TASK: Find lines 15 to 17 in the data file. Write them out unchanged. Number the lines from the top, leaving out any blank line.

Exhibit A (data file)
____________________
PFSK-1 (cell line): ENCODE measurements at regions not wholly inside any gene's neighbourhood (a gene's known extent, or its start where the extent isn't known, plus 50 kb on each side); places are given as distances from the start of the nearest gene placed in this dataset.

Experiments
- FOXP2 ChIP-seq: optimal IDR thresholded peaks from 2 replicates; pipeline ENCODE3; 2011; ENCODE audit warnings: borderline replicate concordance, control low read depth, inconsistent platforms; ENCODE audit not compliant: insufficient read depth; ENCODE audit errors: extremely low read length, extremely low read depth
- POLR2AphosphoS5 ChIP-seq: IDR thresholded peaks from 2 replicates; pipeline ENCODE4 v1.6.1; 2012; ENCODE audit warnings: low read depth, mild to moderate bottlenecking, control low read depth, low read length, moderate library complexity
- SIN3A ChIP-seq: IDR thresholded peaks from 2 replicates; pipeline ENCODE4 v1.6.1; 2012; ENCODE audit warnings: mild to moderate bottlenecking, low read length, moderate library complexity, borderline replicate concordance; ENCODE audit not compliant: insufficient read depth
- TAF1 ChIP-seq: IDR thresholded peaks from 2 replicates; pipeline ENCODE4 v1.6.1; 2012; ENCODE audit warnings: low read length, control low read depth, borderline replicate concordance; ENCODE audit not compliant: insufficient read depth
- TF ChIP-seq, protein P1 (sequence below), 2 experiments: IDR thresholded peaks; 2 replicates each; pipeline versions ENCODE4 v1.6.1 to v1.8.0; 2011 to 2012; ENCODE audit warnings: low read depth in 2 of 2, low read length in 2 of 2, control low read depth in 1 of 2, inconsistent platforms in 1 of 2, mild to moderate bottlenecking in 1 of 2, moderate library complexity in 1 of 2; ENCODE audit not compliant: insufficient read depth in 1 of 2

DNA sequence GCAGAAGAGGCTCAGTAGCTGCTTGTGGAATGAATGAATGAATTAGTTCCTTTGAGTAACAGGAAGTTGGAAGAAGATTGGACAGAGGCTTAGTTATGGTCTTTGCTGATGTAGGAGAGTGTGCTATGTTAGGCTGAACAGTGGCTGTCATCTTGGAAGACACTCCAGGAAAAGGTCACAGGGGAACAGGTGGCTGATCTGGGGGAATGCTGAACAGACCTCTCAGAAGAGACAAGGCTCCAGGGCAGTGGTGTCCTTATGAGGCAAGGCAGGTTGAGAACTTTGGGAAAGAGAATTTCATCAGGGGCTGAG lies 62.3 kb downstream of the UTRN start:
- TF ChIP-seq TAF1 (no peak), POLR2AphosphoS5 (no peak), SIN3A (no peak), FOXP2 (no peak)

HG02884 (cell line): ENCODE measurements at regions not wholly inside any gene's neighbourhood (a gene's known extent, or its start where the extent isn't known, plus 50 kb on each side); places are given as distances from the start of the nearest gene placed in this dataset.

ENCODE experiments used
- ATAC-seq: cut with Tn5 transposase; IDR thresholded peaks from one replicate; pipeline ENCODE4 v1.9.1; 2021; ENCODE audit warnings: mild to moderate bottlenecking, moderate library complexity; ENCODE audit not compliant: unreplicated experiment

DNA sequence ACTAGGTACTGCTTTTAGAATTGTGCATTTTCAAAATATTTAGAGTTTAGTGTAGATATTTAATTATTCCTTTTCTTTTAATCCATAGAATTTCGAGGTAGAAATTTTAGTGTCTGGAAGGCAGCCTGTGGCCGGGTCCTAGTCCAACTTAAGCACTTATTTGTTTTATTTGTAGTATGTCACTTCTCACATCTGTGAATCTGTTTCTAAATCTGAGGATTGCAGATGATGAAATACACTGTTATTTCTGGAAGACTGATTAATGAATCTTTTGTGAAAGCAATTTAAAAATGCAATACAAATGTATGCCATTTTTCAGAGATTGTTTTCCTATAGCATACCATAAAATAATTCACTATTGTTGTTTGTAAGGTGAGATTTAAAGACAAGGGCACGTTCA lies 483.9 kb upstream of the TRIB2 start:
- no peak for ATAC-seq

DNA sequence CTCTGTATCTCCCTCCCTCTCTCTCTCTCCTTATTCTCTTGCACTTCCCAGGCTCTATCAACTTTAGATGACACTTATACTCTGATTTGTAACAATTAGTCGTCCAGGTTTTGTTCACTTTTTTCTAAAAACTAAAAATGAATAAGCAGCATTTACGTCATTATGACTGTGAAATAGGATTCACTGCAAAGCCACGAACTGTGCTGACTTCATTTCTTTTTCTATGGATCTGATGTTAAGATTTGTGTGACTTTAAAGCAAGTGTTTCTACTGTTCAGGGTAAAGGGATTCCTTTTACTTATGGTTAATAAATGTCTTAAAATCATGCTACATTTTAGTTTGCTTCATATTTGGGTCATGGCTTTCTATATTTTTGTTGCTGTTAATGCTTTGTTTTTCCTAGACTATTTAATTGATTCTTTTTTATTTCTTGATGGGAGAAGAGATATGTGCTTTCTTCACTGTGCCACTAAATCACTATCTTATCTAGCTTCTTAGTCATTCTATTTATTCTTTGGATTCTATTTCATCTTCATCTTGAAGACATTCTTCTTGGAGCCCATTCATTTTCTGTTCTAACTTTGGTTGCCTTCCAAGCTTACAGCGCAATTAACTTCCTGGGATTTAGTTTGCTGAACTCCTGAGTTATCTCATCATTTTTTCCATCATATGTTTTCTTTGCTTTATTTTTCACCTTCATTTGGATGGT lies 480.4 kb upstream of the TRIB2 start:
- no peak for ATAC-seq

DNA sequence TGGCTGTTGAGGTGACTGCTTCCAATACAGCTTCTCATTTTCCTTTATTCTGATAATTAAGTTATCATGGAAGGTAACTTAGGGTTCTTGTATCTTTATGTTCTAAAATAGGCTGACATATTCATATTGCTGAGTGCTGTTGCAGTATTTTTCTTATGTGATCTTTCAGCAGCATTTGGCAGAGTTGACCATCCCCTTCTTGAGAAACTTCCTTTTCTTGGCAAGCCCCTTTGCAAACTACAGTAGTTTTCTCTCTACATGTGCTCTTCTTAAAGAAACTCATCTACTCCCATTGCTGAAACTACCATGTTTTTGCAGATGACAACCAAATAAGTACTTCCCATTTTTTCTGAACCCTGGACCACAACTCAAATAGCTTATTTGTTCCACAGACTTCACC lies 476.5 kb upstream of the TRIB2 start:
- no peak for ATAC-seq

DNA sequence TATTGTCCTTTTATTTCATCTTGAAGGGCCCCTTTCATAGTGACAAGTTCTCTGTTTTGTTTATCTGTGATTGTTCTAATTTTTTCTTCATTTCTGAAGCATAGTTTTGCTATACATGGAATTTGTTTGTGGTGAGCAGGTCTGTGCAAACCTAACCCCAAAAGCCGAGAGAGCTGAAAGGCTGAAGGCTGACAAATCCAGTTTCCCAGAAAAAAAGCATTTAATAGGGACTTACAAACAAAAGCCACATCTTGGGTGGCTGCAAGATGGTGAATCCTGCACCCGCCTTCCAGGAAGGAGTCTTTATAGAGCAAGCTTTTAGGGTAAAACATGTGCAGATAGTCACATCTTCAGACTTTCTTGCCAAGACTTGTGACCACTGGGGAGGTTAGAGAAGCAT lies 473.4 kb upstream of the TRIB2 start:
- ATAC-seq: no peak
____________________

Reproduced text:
DNA sequence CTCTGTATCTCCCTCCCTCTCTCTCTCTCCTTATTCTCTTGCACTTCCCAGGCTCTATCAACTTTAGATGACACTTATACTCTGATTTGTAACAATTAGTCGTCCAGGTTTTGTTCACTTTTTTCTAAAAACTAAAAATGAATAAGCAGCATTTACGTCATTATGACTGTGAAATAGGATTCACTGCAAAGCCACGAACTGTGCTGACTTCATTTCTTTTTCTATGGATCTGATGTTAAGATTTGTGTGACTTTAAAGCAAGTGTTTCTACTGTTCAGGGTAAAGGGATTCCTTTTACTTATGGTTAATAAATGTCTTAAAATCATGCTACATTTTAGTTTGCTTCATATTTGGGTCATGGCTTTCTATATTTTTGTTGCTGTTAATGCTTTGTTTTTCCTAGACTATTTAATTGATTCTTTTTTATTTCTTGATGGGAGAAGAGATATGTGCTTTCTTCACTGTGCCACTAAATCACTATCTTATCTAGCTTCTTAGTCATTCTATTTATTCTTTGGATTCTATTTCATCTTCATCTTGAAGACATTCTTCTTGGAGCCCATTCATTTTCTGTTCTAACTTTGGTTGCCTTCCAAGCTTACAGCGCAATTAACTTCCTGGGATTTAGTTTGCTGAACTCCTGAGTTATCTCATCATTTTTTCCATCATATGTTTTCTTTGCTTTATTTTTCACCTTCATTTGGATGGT lies 480.4 kb upstream of the TRIB2 start:
- no peak for ATAC-seq

DNA sequence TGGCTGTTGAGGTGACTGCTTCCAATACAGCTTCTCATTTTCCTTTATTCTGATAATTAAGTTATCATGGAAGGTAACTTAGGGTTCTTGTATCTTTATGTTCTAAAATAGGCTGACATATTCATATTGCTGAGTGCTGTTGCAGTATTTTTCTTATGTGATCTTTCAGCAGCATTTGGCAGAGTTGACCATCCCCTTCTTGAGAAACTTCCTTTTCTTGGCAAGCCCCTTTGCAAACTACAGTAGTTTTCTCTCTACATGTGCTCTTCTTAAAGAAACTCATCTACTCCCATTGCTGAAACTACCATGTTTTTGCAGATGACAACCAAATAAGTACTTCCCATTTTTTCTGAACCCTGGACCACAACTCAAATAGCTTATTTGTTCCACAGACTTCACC lies 476.5 kb upstream of the TRIB2 start: